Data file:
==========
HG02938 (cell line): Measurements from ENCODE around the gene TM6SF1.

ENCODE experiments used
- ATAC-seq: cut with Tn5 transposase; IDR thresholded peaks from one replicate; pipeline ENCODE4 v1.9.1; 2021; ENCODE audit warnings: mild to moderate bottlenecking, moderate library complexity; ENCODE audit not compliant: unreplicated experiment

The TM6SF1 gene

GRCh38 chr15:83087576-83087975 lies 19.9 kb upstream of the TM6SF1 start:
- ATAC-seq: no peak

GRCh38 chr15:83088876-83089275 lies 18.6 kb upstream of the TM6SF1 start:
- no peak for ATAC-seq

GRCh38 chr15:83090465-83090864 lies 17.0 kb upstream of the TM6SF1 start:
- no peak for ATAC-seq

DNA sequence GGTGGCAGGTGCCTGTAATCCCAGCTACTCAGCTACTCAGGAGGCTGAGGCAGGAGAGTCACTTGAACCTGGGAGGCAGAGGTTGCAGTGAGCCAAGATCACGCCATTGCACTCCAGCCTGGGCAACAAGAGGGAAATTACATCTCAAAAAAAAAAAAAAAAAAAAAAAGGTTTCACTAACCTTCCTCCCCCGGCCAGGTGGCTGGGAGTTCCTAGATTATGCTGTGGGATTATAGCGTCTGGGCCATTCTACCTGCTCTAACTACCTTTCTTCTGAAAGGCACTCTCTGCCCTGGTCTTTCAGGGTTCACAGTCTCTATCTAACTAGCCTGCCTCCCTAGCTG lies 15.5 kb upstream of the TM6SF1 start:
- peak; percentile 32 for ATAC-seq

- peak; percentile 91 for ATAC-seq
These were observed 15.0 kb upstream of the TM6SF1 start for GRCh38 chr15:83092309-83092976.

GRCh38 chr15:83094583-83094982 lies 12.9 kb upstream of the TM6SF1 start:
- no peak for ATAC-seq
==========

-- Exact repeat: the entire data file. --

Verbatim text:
HG02938 (cell line): Measurements from ENCODE around the gene TM6SF1.

ENCODE experiments used
- ATAC-seq: cut with Tn5 transposase; IDR thresholded peaks from one replicate; pipeline ENCODE4 v1.9.1; 2021; ENCODE audit warnings: mild to moderate bottlenecking, moderate library complexity; ENCODE audit not compliant: unreplicated experiment

The TM6SF1 gene

GRCh38 chr15:83087576-83087975 lies 19.9 kb upstream of the TM6SF1 start:
- ATAC-seq: no peak

GRCh38 chr15:83088876-83089275 lies 18.6 kb upstream of the TM6SF1 start:
- no peak for ATAC-seq

GRCh38 chr15:83090465-83090864 lies 17.0 kb upstream of the TM6SF1 start:
- no peak for ATAC-seq

DNA sequence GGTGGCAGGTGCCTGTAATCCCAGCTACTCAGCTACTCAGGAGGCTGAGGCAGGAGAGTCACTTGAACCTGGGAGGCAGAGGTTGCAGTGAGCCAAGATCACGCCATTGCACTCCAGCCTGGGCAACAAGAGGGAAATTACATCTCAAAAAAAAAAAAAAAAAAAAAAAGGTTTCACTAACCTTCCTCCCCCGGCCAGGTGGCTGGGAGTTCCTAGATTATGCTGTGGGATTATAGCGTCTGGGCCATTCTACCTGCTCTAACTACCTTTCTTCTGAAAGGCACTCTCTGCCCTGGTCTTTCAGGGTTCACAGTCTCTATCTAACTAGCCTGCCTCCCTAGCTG lies 15.5 kb upstream of the TM6SF1 start:
- peak; percentile 32 for ATAC-seq

- peak; percentile 91 for ATAC-seq
These were observed 15.0 kb upstream of the TM6SF1 start for GRCh38 chr15:83092309-83092976.

GRCh38 chr15:83094583-83094982 lies 12.9 kb upstream of the TM6SF1 start:
- no peak for ATAC-seq